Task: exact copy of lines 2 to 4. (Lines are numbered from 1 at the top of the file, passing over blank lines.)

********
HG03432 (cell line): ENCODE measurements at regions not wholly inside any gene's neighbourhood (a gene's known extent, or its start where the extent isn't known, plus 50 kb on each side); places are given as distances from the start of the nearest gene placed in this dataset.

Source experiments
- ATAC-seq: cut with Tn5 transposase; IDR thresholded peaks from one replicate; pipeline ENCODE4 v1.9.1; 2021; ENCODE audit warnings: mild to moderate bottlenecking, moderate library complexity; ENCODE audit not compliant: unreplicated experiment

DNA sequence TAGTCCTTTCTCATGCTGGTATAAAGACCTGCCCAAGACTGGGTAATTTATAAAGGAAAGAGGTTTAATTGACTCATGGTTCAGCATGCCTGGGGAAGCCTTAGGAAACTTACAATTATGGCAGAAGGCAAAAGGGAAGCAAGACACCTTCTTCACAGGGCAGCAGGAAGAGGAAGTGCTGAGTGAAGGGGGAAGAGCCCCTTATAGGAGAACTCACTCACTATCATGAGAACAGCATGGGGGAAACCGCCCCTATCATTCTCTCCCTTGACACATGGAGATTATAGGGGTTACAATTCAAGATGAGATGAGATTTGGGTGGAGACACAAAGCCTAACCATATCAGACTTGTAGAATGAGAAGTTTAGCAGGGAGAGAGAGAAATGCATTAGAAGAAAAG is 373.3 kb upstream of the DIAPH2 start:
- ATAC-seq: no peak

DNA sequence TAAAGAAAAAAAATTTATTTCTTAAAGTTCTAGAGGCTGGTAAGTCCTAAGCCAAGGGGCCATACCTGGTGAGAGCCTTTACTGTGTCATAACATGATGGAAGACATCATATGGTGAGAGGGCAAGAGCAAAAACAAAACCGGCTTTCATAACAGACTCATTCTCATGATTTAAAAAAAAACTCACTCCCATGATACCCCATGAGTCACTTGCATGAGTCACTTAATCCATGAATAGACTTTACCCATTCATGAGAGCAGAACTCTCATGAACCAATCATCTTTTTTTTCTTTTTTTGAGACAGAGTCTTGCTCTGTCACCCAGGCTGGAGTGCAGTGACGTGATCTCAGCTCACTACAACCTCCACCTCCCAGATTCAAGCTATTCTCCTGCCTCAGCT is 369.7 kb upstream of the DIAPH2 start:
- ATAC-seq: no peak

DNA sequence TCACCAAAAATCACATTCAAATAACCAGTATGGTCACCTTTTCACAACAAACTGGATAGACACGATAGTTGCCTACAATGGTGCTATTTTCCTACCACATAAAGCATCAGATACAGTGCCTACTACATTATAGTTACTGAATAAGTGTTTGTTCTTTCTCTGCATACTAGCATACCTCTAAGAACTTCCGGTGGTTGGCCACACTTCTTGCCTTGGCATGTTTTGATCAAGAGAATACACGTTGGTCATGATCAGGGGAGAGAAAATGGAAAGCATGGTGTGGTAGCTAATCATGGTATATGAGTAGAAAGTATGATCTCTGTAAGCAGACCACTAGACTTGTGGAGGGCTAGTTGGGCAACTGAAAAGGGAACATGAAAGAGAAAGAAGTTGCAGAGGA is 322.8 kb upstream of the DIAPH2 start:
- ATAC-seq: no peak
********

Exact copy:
Source experiments
- ATAC-seq: cut with Tn5 transposase; IDR thresholded peaks from one replicate; pipeline ENCODE4 v1.9.1; 2021; ENCODE audit warnings: mild to moderate bottlenecking, moderate library complexity; ENCODE audit not compliant: unreplicated experiment

DNA sequence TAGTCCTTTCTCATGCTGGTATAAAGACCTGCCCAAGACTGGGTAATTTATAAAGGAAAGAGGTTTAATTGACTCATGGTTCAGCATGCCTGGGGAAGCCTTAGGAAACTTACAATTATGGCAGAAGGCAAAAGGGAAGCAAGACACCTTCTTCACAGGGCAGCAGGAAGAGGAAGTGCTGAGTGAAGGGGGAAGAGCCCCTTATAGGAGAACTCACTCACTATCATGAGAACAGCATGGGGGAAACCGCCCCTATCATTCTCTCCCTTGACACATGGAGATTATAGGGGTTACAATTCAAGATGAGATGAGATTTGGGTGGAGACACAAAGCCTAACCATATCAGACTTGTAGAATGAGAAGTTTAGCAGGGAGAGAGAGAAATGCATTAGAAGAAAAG is 373.3 kb upstream of the DIAPH2 start: